Daron Acemoğlu, Tarek Hassan, Ahmed Tahoun, 01 February 2015

Corruption and favouritism have motivated people to protest against the ruling regimes. In Egypt, in particular, the protests brought down Hosni Mubarak's government. To what extent this reduced the corruption and favouritism is less clear. This column sheds light on this problem. It present evidence that daily protest numbers were linked to variation in stocks prices of firms connected to the group in power. This suggests that popular mobilisation and protests have indeed a role in restricting the ability of connected firms to profit from favouritism and corruption.

Toke Aidt, Gabriel Leon, Raphael Franck, Peter Jensen, 08 January 2015

Some theories suggest that the threat of revolution plays a pivotal role in democratisation. This column provides new evidence in support of this hypothesis. The authors use democratic transitions from Europe in the 19th century, Africa at the turn at the 20th century, and the Great Reform Act of 1832 in Great Britain. They find that credible threats of revolution have systematically triggered pre-emptive democratic reforms throughout history.

Stelios Michalopoulos, Alireza Naghavi, Giovanni Prarolo, 08 December 2012

Islam spread remarkably quickly before the era of European colonialism. This column argues that an important economic factor in determining the geographic range was spatial inequality that necessitated a politically unifying force like Islam. Regions that harboured such economic inequality were especially ripe for a system like Islam that offered progressive redistributive tenets with centralised authority to enforce them.

Emmanuel Frot, Anders Olofsgård, Maria Perrotta, 26 October 2012

What does the Arab Spring mean for development in the region? This column looks at development aid during the political transition in East Europe in the 1990s. It argues that aid donors need to be aware of the potential pitfalls.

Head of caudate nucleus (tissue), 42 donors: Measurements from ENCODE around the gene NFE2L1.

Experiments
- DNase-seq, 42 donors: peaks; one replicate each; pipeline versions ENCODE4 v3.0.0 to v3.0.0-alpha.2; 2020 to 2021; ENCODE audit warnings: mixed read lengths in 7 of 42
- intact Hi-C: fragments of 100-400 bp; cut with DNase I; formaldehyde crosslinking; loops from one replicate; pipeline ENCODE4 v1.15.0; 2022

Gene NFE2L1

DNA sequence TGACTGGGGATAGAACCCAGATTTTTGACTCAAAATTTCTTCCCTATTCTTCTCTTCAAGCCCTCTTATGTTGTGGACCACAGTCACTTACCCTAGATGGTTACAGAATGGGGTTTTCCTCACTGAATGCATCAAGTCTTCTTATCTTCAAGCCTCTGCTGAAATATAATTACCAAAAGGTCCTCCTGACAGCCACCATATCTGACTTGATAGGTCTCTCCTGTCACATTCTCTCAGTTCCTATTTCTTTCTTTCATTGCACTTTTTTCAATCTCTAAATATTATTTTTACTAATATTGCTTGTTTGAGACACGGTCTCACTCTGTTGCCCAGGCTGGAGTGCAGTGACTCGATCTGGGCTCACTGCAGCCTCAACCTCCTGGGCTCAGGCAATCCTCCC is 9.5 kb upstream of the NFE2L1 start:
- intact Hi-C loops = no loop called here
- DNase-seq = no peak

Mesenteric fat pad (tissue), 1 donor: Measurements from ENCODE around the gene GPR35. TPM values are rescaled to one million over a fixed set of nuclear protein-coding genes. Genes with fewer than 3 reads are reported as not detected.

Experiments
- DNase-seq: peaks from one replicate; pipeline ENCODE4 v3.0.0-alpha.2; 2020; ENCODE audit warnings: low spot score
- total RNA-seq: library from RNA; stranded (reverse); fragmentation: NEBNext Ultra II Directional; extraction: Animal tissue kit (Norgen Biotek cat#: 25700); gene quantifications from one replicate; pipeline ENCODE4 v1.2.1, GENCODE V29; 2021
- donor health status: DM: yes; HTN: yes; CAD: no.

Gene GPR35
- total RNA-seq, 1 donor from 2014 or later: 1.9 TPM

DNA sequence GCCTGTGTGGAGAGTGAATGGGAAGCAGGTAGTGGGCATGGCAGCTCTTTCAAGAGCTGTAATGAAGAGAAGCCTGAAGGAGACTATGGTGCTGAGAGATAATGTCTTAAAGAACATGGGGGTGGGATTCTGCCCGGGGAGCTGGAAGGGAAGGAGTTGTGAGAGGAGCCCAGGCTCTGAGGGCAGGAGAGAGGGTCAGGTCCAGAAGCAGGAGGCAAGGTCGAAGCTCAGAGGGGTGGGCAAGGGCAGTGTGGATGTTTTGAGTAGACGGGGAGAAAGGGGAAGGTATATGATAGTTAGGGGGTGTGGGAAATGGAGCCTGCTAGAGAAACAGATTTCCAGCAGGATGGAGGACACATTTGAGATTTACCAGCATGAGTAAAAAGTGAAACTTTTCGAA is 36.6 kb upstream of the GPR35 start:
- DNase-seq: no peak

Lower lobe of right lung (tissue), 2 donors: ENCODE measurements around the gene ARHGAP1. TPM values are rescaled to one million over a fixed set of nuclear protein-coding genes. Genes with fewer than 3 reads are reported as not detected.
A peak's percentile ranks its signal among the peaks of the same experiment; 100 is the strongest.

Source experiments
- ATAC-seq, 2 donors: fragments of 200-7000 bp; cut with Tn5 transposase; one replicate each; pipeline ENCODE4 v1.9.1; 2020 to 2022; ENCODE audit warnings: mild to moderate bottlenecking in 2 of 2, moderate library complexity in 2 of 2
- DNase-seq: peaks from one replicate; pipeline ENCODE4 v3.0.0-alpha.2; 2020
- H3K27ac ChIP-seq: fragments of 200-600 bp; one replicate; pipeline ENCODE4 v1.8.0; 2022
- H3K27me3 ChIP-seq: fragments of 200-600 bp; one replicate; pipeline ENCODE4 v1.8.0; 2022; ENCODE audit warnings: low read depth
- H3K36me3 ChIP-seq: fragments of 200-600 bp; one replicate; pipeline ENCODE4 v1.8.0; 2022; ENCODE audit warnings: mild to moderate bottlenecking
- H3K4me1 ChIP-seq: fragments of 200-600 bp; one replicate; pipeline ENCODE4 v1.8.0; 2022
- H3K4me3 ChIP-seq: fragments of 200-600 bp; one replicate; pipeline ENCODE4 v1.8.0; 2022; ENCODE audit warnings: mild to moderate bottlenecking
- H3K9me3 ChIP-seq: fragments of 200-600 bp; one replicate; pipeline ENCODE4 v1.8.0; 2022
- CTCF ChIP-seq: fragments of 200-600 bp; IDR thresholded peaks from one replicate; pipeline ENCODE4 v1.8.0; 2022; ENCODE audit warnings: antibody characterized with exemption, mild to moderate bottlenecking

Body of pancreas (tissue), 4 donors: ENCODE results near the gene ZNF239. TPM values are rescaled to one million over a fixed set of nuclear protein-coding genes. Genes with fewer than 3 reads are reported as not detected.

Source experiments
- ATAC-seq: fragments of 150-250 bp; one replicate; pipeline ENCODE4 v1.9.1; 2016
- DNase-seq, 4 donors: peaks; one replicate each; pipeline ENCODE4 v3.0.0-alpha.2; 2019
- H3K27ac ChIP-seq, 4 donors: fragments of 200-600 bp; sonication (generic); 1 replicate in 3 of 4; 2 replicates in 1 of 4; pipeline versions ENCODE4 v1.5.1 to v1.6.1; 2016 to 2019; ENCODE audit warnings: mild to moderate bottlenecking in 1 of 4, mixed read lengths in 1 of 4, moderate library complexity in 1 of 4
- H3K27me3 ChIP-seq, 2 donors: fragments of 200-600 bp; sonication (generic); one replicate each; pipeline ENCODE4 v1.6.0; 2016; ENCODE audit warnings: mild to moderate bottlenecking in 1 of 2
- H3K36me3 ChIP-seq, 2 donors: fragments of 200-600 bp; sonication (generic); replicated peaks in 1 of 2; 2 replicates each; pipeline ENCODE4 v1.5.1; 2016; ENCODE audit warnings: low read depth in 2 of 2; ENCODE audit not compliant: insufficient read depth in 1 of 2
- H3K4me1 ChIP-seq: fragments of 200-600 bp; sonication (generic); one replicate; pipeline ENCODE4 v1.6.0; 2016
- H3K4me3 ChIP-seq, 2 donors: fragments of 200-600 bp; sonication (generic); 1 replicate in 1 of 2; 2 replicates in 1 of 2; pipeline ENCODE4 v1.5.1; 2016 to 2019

Martin Gassebner, Michael Lamla, James Vreeland, 11 August 2012

Will democracy establish itself in the Middle East? This column looks at what is needed to start democracies are what is needed to keep them going. It argues that that it is the level of economic development – not short-run economic growth – that is needed for democracy to survive.

Chris Ellis, John Fender, 26 October 2011

For the Arab Spring it was Twitter; for the summer riots in London it was BlackBerry Messenger. This column explores how the latest technology is helping to accelerate ‘information cascades’, where people make decisions based on what they see other people doing – and getting away with.

Fabrice Murtin, Romain Wacziarg, 05 October 2011

As witnessed during this year’s Arab Spring, democracy doesn’t always emerge smoothly. This column examines the long march toward political freedom since 1800. It argues that while both income and education affect democracy, the rise in primary education has been the main driver of democratisation over 1870-2000.

Jean-Pierre Chauffour, 15 June 2011

The Arab Spring is again raising fundamental questions about the place of freedom and entitlement in economic development. Reviewing the performance of more than 100 countries over the past 30 years, this column finds evidence that economic freedom and civil and political liberties are the root causes of why certain countries achieve and sustain better economic outcomes than others.

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